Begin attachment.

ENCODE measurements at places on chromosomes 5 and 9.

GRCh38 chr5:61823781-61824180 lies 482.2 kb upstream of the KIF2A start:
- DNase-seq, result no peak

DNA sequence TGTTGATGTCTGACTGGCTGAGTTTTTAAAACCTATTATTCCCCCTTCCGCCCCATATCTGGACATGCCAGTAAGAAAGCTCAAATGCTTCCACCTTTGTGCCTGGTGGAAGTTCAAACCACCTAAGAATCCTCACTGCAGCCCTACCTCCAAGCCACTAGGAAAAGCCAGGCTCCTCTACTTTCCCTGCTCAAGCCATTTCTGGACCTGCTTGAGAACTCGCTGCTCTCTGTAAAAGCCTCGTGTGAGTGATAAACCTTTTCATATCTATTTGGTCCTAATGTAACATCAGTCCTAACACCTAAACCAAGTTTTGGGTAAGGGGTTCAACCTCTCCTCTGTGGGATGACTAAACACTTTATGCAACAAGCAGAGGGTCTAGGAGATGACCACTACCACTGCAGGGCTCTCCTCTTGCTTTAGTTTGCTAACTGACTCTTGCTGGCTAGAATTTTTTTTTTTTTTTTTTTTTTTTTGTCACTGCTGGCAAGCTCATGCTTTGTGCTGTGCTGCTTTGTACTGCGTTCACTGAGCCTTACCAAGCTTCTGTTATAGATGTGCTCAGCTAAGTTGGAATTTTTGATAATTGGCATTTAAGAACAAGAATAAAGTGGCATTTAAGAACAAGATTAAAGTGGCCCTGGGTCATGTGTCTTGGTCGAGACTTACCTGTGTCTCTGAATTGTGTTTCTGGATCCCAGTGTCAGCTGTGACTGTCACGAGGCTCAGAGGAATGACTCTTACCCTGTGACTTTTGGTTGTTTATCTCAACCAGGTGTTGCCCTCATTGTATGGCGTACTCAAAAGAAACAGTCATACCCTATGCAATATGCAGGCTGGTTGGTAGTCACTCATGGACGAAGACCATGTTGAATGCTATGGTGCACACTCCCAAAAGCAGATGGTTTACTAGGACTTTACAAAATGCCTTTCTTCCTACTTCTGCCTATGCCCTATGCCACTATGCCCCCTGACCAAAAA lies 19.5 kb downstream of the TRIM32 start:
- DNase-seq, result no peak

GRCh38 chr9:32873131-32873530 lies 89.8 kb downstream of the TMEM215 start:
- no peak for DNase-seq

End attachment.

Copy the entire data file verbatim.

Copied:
ENCODE measurements at places on chromosomes 5 and 9.

GRCh38 chr5:61823781-61824180 lies 482.2 kb upstream of the KIF2A start:
- DNase-seq, result no peak

DNA sequence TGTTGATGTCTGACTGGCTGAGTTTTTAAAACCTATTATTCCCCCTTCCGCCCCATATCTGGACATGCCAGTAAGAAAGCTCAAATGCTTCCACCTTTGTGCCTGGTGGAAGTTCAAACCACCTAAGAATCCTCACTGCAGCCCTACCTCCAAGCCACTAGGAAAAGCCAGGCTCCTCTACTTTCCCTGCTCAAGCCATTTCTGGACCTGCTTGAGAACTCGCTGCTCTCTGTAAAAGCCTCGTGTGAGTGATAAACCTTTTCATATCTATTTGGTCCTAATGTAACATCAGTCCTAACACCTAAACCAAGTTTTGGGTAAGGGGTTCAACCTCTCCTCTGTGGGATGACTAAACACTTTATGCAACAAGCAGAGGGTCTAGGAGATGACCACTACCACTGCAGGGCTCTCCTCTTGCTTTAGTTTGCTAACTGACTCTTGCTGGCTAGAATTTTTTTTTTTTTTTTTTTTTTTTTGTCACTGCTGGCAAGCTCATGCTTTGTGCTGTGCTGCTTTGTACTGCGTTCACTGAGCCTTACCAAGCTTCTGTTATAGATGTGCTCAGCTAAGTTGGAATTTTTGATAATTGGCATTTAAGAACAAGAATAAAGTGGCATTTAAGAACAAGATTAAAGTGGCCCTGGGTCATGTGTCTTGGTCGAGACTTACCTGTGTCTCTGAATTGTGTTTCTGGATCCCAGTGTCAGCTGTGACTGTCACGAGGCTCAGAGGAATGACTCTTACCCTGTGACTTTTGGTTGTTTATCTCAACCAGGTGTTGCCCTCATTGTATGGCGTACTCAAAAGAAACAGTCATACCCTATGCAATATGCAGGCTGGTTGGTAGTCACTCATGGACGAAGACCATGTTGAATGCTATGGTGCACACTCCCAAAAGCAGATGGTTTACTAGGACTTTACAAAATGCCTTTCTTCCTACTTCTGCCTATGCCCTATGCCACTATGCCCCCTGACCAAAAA lies 19.5 kb downstream of the TRIM32 start:
- DNase-seq, result no peak

GRCh38 chr9:32873131-32873530 lies 89.8 kb downstream of the TMEM215 start:
- no peak for DNase-seq